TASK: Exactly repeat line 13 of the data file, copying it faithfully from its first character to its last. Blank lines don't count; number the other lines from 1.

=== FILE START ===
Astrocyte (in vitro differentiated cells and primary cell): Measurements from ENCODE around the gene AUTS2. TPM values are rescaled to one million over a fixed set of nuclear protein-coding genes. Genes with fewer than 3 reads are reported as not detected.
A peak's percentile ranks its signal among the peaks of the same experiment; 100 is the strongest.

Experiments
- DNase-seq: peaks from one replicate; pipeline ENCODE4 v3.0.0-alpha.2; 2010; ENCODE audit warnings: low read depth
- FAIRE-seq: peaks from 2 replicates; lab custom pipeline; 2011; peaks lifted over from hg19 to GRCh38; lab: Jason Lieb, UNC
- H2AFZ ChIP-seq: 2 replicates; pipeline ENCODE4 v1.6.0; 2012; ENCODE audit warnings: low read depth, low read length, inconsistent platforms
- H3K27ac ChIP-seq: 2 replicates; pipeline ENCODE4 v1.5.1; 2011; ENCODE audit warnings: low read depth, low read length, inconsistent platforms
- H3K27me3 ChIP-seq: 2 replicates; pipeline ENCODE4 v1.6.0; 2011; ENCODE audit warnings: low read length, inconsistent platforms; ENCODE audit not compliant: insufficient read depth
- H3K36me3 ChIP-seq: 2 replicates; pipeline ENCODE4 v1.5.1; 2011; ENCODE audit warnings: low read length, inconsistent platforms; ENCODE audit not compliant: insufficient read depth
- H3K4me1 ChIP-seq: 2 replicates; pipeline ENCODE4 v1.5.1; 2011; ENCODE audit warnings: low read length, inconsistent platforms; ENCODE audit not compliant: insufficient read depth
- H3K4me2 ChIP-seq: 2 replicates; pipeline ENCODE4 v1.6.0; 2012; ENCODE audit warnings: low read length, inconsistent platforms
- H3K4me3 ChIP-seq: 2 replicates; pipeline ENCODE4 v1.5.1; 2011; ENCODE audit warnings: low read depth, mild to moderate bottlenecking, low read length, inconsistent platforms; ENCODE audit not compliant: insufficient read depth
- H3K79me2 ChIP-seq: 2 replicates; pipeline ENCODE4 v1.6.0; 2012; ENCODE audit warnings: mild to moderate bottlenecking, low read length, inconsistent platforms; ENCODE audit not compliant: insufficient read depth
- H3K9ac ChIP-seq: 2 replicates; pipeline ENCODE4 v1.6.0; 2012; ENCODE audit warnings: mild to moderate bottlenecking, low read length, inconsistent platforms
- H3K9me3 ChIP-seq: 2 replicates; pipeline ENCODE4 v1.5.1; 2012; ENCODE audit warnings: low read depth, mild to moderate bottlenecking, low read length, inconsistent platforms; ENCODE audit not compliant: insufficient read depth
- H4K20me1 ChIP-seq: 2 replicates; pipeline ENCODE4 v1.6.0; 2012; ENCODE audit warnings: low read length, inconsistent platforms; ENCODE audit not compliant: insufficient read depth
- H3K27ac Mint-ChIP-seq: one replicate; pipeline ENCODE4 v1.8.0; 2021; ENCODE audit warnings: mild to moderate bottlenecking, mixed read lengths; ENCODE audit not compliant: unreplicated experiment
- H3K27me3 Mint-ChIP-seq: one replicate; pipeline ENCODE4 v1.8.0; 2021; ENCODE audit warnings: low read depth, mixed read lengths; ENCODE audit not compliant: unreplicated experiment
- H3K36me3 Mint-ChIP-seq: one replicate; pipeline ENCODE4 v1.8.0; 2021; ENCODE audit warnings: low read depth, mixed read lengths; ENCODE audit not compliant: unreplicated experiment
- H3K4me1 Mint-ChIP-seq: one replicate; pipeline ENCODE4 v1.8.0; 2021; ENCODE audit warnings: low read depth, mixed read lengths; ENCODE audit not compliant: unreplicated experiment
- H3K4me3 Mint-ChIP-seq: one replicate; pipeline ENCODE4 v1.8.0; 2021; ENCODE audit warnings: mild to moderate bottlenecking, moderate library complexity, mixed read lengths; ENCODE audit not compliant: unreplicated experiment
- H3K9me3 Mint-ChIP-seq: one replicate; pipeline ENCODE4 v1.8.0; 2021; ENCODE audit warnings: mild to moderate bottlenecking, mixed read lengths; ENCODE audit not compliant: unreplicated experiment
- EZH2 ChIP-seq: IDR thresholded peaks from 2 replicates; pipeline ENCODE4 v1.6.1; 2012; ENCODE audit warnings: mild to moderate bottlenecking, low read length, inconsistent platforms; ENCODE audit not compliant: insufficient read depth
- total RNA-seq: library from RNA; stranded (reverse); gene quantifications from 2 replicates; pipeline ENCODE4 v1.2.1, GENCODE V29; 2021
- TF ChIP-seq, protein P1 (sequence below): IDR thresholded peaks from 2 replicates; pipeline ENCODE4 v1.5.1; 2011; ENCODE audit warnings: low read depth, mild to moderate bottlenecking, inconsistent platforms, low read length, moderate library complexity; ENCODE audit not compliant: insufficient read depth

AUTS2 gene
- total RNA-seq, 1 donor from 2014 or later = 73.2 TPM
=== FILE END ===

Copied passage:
- H3K79me2 ChIP-seq: 2 replicates; pipeline ENCODE4 v1.6.0; 2012; ENCODE audit warnings: mild to moderate bottlenecking, low read length, inconsistent platforms; ENCODE audit not compliant: insufficient read depth